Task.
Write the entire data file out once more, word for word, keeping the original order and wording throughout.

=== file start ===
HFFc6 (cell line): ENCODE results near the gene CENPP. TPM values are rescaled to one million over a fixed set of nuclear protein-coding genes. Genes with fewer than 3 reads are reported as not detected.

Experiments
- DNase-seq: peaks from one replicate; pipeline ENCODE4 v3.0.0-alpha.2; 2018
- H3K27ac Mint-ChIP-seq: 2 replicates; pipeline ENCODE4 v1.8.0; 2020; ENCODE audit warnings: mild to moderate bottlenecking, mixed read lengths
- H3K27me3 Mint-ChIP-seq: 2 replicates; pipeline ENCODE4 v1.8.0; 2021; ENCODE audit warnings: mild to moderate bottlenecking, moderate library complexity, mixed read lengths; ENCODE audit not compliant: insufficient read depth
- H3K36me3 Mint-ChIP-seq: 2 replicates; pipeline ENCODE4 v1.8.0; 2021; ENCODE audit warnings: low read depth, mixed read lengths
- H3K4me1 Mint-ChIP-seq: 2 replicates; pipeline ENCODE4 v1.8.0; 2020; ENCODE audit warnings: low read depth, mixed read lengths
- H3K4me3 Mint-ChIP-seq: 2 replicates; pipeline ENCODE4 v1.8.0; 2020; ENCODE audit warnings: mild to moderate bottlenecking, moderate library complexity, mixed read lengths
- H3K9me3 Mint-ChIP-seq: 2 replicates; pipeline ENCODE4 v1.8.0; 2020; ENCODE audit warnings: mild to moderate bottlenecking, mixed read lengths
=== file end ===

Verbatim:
HFFc6 (cell line): ENCODE results near the gene CENPP. TPM values are rescaled to one million over a fixed set of nuclear protein-coding genes. Genes with fewer than 3 reads are reported as not detected.

Experiments
- DNase-seq: peaks from one replicate; pipeline ENCODE4 v3.0.0-alpha.2; 2018
- H3K27ac Mint-ChIP-seq: 2 replicates; pipeline ENCODE4 v1.8.0; 2020; ENCODE audit warnings: mild to moderate bottlenecking, mixed read lengths
- H3K27me3 Mint-ChIP-seq: 2 replicates; pipeline ENCODE4 v1.8.0; 2021; ENCODE audit warnings: mild to moderate bottlenecking, moderate library complexity, mixed read lengths; ENCODE audit not compliant: insufficient read depth
- H3K36me3 Mint-ChIP-seq: 2 replicates; pipeline ENCODE4 v1.8.0; 2021; ENCODE audit warnings: low read depth, mixed read lengths
- H3K4me1 Mint-ChIP-seq: 2 replicates; pipeline ENCODE4 v1.8.0; 2020; ENCODE audit warnings: low read depth, mixed read lengths
- H3K4me3 Mint-ChIP-seq: 2 replicates; pipeline ENCODE4 v1.8.0; 2020; ENCODE audit warnings: mild to moderate bottlenecking, moderate library complexity, mixed read lengths
- H3K9me3 Mint-ChIP-seq: 2 replicates; pipeline ENCODE4 v1.8.0; 2020; ENCODE audit warnings: mild to moderate bottlenecking, mixed read lengths